Bill Gross, chief investment officer of PIMCO, said a Lehman bankruptcy risked an “immediate tsunami” because of the unwinding of derivative and credit swap-related positions worldwide in the dealer, hedge fund and buy-side universe (mutual funds, pension funds, etc.). The implications for the financial markets were huge.
As a result, the International Swaps and Derivatives Association (ISDA) announced late Saturday, with the apparent blessing of US securities regulators, that there would be a special trading session on Sunday afternoon for the purpose of allowing derivatives market participants an opportunity to unwind Lehman-related market positions. ISDA indicated that the special session was actually suggested by the Federal Reserve.
Major players in the $455 trillion global derivatives market rushed Sunday to scale back exposure to a potential bankruptcy filing by Lehman Brothers in the rare emergency trading session. The session opened at 2 p.m. New York time and was due to run until 4 p.m. However, the ISDA later extended the emergency session for another two hours, and reportedly some banks continued to offset their Lehman exposure even after the official session ended.
Trading involved credit, equity, rates, foreign exchange and commodity derivatives. Trades were contingent on a bankruptcy filing by Lehman before the markets opened on Monday. If there was no bankruptcy filing by Lehman, the Sunday trades would have been reversed.
Implications For The Investment Markets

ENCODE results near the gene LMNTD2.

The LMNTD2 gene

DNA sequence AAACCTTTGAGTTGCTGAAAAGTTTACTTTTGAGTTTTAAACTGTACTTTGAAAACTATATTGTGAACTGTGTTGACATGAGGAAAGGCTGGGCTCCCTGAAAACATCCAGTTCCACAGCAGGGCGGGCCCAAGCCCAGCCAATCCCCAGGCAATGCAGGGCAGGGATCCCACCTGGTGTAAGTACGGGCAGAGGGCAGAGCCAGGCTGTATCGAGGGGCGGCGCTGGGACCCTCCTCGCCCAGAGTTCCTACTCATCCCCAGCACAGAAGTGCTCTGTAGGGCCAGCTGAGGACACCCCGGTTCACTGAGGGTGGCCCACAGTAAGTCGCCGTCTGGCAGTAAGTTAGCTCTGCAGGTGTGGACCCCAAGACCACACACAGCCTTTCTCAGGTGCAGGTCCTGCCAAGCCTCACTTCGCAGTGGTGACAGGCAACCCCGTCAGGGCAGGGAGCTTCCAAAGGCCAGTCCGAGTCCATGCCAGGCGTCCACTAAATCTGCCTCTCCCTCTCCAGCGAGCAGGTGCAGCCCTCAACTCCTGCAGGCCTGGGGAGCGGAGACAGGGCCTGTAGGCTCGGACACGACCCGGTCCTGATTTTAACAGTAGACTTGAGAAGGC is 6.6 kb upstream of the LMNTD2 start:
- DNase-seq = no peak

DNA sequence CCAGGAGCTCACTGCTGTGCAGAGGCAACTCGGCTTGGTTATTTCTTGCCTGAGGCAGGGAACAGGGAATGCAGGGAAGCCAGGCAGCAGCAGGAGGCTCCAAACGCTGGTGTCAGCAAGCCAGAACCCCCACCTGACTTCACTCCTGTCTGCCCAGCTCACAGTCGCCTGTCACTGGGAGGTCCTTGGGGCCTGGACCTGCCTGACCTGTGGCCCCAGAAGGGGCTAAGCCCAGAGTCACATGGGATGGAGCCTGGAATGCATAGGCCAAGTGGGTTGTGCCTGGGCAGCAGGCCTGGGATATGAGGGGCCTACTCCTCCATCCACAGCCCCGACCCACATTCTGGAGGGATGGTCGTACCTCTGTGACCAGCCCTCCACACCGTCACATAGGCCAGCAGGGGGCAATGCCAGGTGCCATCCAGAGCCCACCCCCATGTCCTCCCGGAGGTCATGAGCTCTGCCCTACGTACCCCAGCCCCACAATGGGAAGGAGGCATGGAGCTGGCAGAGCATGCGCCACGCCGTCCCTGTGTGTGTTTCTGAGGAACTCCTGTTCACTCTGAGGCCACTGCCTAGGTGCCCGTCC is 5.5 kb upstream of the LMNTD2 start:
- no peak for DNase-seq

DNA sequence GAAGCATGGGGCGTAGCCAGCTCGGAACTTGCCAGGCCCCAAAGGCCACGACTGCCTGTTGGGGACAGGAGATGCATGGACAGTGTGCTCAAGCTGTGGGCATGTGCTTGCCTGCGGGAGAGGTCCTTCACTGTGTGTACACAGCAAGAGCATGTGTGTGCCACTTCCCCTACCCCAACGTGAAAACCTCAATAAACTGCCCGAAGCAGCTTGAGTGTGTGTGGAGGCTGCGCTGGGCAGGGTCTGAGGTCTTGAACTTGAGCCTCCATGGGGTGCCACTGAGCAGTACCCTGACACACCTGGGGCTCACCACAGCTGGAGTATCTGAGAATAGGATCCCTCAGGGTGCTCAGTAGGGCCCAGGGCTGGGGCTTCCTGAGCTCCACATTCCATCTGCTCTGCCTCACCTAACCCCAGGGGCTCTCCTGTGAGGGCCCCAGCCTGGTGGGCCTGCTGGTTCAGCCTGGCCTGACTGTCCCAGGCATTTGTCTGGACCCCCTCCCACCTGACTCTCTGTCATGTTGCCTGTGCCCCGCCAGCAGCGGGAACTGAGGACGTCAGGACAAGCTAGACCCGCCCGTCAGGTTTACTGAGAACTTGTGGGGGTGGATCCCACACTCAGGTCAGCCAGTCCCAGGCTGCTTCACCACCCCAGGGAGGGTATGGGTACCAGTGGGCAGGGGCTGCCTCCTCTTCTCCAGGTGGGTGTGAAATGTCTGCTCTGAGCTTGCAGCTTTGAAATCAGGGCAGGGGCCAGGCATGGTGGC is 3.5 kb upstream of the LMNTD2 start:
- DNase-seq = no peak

On Monday, the Dow Jones plunged 504 points, or 4.42%, to 10,917.51, moving below the 11,000 mark for the first time since mid-July. It was the worst point drop for the Dow since it lost 684.81 on Sept. 17, 2001, the first day of trading after the 9/11 terror attacks.
In percentage terms, the drop was the steepest since July 19, 2002. It was also the sixth-largest point drop in the Dow, just behind the 508.00 it suffered in the October 1987 crash. The Dow is now down apprx. 23% from its record high of 14,198.09 last October.
Broader stock indicators also fell. The S&P 500 index declined 59.00, or 4.71%, to 1,192.70 — also its biggest drop since just after 9/11 and the first time it closed below 1,200 in three years. The decline on Monday violated the previous S&P low in July, which many had hoped was the bottom in this bear market.
Clearly, the trend is down in the equity markets, and investors worldwide are wondering how bad things may get. Obviously, a lot depends on what happens with AIG, as discussed earlier. If AIG goes down, the negative implications are much larger indeed than the failure of Lehman Brothers.
On the other hand, if some kind of a deal is struck to rescue AIG, even temporarily, stocks would likely get a bounce. In today’s trading session, the Dow Jones Industrial Average tested its July 19 low of 10,732, but did not penetrate it, and then reversed to close up 141 points on the day. I expect there will be technicians who will argue that we’ve seen a double bottom. We’ll see.